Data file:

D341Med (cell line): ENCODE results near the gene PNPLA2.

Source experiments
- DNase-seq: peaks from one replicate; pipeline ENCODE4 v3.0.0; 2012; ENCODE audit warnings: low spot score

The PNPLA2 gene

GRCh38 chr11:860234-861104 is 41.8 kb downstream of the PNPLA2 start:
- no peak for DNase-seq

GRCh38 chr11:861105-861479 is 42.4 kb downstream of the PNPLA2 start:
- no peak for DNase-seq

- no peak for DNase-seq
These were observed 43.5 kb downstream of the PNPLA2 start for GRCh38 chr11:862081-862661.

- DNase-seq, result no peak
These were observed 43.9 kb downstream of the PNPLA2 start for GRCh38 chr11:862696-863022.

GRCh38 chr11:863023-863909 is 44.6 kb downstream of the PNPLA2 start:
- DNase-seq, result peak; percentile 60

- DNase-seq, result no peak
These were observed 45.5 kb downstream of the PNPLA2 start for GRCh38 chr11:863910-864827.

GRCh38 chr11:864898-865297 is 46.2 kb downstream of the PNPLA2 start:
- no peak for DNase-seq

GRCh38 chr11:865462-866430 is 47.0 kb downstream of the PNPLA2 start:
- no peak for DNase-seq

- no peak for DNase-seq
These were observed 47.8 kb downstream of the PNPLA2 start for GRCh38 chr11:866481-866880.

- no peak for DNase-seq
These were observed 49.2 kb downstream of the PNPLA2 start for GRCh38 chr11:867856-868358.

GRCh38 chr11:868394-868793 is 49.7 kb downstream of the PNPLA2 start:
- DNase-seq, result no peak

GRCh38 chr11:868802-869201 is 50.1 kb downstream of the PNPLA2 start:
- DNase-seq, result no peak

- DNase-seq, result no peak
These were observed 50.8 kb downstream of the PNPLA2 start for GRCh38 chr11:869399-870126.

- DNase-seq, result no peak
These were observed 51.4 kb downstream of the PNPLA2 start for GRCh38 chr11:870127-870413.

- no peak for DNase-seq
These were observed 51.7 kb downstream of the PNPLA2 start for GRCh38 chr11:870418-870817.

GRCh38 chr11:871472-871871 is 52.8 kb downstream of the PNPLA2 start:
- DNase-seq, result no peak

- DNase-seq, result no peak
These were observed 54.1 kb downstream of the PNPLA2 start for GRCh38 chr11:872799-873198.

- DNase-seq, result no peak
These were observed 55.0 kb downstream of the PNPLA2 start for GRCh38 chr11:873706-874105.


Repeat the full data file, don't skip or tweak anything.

D341Med (cell line): ENCODE results near the gene PNPLA2.

Source experiments
- DNase-seq: peaks from one replicate; pipeline ENCODE4 v3.0.0; 2012; ENCODE audit warnings: low spot score

The PNPLA2 gene

GRCh38 chr11:860234-861104 is 41.8 kb downstream of the PNPLA2 start:
- no peak for DNase-seq

GRCh38 chr11:861105-861479 is 42.4 kb downstream of the PNPLA2 start:
- no peak for DNase-seq

- no peak for DNase-seq
These were observed 43.5 kb downstream of the PNPLA2 start for GRCh38 chr11:862081-862661.

- DNase-seq, result no peak
These were observed 43.9 kb downstream of the PNPLA2 start for GRCh38 chr11:862696-863022.

GRCh38 chr11:863023-863909 is 44.6 kb downstream of the PNPLA2 start:
- DNase-seq, result peak; percentile 60

- DNase-seq, result no peak
These were observed 45.5 kb downstream of the PNPLA2 start for GRCh38 chr11:863910-864827.

GRCh38 chr11:864898-865297 is 46.2 kb downstream of the PNPLA2 start:
- no peak for DNase-seq

GRCh38 chr11:865462-866430 is 47.0 kb downstream of the PNPLA2 start:
- no peak for DNase-seq

- no peak for DNase-seq
These were observed 47.8 kb downstream of the PNPLA2 start for GRCh38 chr11:866481-866880.

- no peak for DNase-seq
These were observed 49.2 kb downstream of the PNPLA2 start for GRCh38 chr11:867856-868358.

GRCh38 chr11:868394-868793 is 49.7 kb downstream of the PNPLA2 start:
- DNase-seq, result no peak

GRCh38 chr11:868802-869201 is 50.1 kb downstream of the PNPLA2 start:
- DNase-seq, result no peak

- DNase-seq, result no peak
These were observed 50.8 kb downstream of the PNPLA2 start for GRCh38 chr11:869399-870126.

- DNase-seq, result no peak
These were observed 51.4 kb downstream of the PNPLA2 start for GRCh38 chr11:870127-870413.

- no peak for DNase-seq
These were observed 51.7 kb downstream of the PNPLA2 start for GRCh38 chr11:870418-870817.

GRCh38 chr11:871472-871871 is 52.8 kb downstream of the PNPLA2 start:
- DNase-seq, result no peak

- DNase-seq, result no peak
These were observed 54.1 kb downstream of the PNPLA2 start for GRCh38 chr11:872799-873198.

- DNase-seq, result no peak
These were observed 55.0 kb downstream of the PNPLA2 start for GRCh38 chr11:873706-874105.